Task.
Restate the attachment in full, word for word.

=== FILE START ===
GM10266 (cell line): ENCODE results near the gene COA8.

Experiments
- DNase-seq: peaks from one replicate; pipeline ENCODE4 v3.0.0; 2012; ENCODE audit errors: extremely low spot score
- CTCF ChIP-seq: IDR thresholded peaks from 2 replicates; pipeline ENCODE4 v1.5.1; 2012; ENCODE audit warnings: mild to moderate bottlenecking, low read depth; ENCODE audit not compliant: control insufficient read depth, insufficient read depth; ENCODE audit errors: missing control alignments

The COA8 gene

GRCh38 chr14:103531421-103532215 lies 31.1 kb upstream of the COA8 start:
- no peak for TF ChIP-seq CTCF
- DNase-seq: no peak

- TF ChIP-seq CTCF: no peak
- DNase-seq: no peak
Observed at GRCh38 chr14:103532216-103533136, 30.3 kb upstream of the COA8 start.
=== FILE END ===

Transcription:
GM10266 (cell line): ENCODE results near the gene COA8.

Experiments
- DNase-seq: peaks from one replicate; pipeline ENCODE4 v3.0.0; 2012; ENCODE audit errors: extremely low spot score
- CTCF ChIP-seq: IDR thresholded peaks from 2 replicates; pipeline ENCODE4 v1.5.1; 2012; ENCODE audit warnings: mild to moderate bottlenecking, low read depth; ENCODE audit not compliant: control insufficient read depth, insufficient read depth; ENCODE audit errors: missing control alignments

The COA8 gene

GRCh38 chr14:103531421-103532215 lies 31.1 kb upstream of the COA8 start:
- no peak for TF ChIP-seq CTCF
- DNase-seq: no peak

- TF ChIP-seq CTCF: no peak
- DNase-seq: no peak
Observed at GRCh38 chr14:103532216-103533136, 30.3 kb upstream of the COA8 start.